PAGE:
>>
File: arnhem.jpg (476 KB, 990x660)
476 KB
476 KB JPG
In the Netherlands, Arnhem has an extensive trolley-bus system. Was intended to be light rail; but due to the war a bus system was more convenient.

https://nl.wikipedia.org/wiki/Arnhemse_trolleybus
>>
>>1225182

this is how Arnhem Central Station looks like
>>
>>1225183
Arnhem is really nice.
>>
File: rotating trolleybus.webm (1.11 MB, 400x300)
1.11 MB
1.11 MB WEBM
>>1225180
>The narrow streets in Burg on one end didn't allow to build a new terminal loop
...as a replacement of the turntable, that wasn't long enough for articulated buses.
>>
>>1220949
Linz actually has very sparse tram network for the city of its size (bigger than Salzburg), the trolleybus lines in Linz are also very busy and important.
Salzburg on the other hand has pretty dense and frequent trolleybus network, that is maybe why single articulated buses are enough as each line serves smaller ammount of people. However as far as I know even Salzburg wants to buy double articulates.
>>
File: MM00269724.jpg (118 KB, 675x465)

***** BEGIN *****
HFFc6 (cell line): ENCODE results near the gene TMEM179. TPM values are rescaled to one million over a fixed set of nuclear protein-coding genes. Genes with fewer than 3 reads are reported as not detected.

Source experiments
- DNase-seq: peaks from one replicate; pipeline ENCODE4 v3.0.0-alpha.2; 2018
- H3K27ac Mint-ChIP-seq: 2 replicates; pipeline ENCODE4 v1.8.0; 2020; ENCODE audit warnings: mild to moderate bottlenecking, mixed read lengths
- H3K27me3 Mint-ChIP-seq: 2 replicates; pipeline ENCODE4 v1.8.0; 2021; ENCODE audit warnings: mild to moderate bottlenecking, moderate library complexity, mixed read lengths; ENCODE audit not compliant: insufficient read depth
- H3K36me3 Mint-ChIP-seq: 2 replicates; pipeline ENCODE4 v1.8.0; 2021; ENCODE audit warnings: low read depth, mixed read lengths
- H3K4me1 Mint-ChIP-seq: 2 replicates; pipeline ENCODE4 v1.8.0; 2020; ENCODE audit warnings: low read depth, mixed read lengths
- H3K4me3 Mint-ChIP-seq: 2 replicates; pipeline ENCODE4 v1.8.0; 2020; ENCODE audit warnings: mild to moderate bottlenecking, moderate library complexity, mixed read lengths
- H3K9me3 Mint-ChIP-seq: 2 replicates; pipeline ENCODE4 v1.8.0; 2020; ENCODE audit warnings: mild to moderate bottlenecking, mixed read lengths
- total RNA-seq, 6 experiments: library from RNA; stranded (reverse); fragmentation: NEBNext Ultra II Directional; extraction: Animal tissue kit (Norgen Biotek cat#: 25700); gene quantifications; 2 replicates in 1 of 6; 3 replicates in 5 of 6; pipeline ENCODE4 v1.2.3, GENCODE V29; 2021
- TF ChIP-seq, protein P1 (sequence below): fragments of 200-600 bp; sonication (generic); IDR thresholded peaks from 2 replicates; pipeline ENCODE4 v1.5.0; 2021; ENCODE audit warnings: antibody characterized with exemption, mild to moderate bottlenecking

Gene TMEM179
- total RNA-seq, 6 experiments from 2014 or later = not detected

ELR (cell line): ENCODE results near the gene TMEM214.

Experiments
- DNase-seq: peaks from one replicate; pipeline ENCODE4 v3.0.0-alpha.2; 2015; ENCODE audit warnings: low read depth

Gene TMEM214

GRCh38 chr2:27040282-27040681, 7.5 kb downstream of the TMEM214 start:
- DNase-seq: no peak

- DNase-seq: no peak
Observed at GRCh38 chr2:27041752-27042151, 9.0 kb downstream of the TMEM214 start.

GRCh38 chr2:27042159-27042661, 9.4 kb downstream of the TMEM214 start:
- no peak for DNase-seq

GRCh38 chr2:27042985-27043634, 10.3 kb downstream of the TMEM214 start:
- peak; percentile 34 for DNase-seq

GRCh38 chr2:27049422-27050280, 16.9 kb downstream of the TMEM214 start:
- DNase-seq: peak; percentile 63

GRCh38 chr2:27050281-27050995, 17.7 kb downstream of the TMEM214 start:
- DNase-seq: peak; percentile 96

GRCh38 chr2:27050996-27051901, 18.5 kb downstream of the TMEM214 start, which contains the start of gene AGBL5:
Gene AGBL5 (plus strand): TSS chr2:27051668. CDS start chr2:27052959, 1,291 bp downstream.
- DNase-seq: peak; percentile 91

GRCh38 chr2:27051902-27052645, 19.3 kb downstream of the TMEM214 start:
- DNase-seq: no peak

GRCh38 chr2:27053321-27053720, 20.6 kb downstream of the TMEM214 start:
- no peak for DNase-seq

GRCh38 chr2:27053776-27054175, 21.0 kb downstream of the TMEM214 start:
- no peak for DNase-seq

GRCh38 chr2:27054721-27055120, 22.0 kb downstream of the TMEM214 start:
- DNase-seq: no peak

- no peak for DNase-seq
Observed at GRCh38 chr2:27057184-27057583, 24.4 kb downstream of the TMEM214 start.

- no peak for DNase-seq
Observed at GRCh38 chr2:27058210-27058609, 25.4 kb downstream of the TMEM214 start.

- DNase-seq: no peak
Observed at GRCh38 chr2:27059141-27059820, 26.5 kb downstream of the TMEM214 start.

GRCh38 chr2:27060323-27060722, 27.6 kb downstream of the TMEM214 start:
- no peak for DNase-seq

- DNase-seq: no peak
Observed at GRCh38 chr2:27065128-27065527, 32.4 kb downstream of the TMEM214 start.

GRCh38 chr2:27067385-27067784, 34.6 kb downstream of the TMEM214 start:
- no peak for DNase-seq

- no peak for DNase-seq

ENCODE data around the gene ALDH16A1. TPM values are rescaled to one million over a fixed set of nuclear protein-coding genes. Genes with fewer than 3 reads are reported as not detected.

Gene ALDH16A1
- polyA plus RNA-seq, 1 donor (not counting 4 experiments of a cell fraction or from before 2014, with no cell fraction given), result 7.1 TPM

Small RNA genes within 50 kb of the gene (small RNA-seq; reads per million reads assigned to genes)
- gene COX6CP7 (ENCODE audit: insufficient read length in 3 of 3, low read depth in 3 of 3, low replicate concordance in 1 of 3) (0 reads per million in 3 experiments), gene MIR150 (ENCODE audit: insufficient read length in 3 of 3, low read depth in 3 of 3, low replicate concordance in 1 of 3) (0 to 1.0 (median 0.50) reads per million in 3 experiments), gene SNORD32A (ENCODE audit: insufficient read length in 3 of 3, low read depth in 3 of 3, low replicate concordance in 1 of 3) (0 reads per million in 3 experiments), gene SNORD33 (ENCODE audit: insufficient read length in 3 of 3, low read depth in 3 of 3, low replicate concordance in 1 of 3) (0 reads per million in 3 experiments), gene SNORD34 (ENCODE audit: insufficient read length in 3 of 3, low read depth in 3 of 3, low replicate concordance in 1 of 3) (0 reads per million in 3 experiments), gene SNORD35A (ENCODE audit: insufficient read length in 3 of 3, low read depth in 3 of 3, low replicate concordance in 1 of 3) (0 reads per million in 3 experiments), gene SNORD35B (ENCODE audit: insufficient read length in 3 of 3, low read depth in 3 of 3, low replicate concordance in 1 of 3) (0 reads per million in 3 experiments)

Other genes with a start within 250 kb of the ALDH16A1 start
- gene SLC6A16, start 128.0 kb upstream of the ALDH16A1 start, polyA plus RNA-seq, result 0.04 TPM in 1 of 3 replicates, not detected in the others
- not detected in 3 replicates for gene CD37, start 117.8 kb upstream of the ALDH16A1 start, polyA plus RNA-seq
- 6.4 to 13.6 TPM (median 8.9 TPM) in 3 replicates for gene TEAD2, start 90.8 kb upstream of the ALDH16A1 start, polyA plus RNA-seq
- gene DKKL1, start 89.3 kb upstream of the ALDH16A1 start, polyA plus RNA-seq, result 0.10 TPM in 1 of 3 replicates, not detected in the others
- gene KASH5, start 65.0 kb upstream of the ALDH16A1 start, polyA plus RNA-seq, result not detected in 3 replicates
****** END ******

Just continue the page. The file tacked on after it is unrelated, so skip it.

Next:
118 KB
118 KB JPG
New Pyongyang tram and trolleybus?
>>
>>1225573
>double articulates.
Either Berlin or Hamburg tried those out and is now trying to get rid of them. Singly-articulated busses are maintenance-heavy enough. With double articulated busses, the problem isn't doubled, but squared. So they sit around in the workshop for most of the time.
>>
>>1225742
moar pics and info pls
>>
>>1225742
Not sure about the trolleybus but the tram is almost 100% sure just an upgraded and facelifted Czechoslovak Tatra KT8D5
>>
File: 0115709_735.jpg (127 KB, 675x465)
127 KB
127 KB JPG
>>1225950
Probably? Not sure
>>1225895
http://www.mfa.gov.kp/en/watches-new-type-trolley-bus-and-tram/
You can also check the KCNA article 경애하는 최고령도자김정은동지께서 새형의 무궤도전차와 궤도전차를 보시였다
>>
File: 0115709_744.jpg (84 KB, 675x465)
84 KB
84 KB JPG
>>1225958
*Search for the word "tram" in DPRK's MFA site if the link fail
>>
>>1225958
I cannnot speak Koreanese and I am definitely smart enough not to believe anything from north korean media which is majority bullshit propaganda. That tram is just "upgraded" KT8D5.
>>
>>1226722
>>1225950
>He was pleased to listen to the report made by officials that they installed alternating current electric motor with less manufacturing and operational costs and introduced electric motor control converter and control software to the new-type tram so as to improve the specific features of its mobility, speed and brake and to serve the conveniences of passengers, and that they ensured the local production of most of mechanical and electric fittings and outfits including glass, rear-view mirror, floor rubber, plastic decorative plywood and chairs.